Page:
Most patients in Canada currently pay directly for their IVF treatments, usually at about $10,000 per cycle. But earlier this year, Quebec announced it would begin funding up to three IVF cycles per patient.
This is controversial: opponents argue that infertile people aren’t sick and shouldn’t be funded by the public health-care system; proponents counter that if IVF were covered, patients would be more likely to opt for a single embryo transfer instead of two or three. They say this would save the public system money, as hospital care for one pair of premature twins can easily cost 10 times that of an IVF treatment.
Dr. Ted Brown, academic head of the division of Reproductive Endocrinology and Infertility at U of T, says, “[Multiple pregnancies] are often high-risk pregnancies, and reducing the number of these would reduce the risk to women, and the associated health-care expenditures. We need to make single embryo transfer an attractive option.”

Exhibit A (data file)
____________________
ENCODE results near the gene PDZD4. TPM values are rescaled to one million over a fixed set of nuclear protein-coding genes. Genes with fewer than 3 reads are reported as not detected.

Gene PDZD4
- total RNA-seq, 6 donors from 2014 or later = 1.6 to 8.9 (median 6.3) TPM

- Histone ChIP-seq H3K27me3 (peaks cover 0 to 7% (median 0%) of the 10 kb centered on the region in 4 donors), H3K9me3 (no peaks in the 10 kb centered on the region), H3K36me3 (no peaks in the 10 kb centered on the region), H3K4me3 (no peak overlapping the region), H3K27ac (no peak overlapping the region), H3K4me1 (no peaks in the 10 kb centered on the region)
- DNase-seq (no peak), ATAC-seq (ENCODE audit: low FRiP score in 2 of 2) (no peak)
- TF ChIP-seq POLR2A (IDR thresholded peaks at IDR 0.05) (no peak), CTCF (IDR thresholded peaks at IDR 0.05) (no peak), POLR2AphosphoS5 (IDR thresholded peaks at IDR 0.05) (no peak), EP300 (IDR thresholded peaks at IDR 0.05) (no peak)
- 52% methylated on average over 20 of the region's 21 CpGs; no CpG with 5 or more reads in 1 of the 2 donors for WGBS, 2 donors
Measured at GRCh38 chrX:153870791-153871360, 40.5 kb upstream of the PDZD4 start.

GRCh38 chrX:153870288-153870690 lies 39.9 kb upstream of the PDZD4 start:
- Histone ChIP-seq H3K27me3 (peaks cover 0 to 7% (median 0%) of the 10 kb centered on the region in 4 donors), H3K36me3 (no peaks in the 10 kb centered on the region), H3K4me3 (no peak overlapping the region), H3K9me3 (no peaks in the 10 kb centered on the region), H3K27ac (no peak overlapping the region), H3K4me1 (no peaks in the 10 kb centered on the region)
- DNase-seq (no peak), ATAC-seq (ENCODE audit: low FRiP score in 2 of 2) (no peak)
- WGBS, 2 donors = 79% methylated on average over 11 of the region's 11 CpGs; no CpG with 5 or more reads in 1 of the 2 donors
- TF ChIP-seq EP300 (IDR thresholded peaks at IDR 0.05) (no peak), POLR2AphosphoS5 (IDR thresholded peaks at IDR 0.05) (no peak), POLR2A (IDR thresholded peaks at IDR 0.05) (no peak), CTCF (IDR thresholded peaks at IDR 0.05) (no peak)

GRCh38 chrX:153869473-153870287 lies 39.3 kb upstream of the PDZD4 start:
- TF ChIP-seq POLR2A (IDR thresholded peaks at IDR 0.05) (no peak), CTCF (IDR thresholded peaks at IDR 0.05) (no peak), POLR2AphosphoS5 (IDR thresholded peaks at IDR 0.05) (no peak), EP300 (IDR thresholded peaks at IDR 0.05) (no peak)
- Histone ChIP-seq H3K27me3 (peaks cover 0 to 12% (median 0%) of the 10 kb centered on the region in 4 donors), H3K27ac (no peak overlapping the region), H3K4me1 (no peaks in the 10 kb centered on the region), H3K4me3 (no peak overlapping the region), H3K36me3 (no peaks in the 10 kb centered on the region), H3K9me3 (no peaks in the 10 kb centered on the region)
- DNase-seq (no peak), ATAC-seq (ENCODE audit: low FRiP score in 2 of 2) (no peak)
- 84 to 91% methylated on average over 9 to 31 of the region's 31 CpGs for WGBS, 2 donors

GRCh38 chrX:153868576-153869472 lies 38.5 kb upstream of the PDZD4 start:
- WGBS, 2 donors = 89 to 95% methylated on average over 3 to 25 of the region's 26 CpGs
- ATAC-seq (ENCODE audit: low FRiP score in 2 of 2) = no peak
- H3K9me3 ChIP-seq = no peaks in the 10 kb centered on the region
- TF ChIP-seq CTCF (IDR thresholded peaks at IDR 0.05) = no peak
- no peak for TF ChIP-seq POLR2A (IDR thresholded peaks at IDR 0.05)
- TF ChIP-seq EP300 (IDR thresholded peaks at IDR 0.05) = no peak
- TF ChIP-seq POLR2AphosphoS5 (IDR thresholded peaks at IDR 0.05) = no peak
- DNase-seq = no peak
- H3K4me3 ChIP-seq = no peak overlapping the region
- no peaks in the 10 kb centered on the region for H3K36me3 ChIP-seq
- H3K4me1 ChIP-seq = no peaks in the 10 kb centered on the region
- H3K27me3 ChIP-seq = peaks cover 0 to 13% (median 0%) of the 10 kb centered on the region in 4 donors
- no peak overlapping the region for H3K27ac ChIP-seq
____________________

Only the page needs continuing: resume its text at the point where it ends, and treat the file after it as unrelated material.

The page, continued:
By bringing artificial intelligence into chemistry, Prof. Aspuru-Guzik aims to vastly shrink the time it takes to develop new drugs – and almost everything else